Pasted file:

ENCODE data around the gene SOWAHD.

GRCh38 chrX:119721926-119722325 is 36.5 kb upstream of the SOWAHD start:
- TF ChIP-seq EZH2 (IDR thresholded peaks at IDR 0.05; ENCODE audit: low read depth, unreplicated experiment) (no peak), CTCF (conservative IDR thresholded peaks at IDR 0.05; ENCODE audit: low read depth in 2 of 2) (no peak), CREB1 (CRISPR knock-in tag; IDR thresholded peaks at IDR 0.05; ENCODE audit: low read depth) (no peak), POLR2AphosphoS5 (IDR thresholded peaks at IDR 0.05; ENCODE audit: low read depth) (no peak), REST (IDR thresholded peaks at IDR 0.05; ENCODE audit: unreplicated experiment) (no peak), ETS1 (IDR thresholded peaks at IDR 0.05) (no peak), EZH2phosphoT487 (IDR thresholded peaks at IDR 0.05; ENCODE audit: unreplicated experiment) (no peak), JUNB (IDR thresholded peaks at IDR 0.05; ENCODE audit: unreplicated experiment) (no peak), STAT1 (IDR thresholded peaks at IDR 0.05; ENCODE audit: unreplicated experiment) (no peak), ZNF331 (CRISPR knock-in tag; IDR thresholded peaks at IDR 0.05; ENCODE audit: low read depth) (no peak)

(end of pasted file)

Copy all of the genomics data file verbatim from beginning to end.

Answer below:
ENCODE data around the gene SOWAHD.

GRCh38 chrX:119721926-119722325 is 36.5 kb upstream of the SOWAHD start:
- TF ChIP-seq EZH2 (IDR thresholded peaks at IDR 0.05; ENCODE audit: low read depth, unreplicated experiment) (no peak), CTCF (conservative IDR thresholded peaks at IDR 0.05; ENCODE audit: low read depth in 2 of 2) (no peak), CREB1 (CRISPR knock-in tag; IDR thresholded peaks at IDR 0.05; ENCODE audit: low read depth) (no peak), POLR2AphosphoS5 (IDR thresholded peaks at IDR 0.05; ENCODE audit: low read depth) (no peak), REST (IDR thresholded peaks at IDR 0.05; ENCODE audit: unreplicated experiment) (no peak), ETS1 (IDR thresholded peaks at IDR 0.05) (no peak), EZH2phosphoT487 (IDR thresholded peaks at IDR 0.05; ENCODE audit: unreplicated experiment) (no peak), JUNB (IDR thresholded peaks at IDR 0.05; ENCODE audit: unreplicated experiment) (no peak), STAT1 (IDR thresholded peaks at IDR 0.05; ENCODE audit: unreplicated experiment) (no peak), ZNF331 (CRISPR knock-in tag; IDR thresholded peaks at IDR 0.05; ENCODE audit: low read depth) (no peak)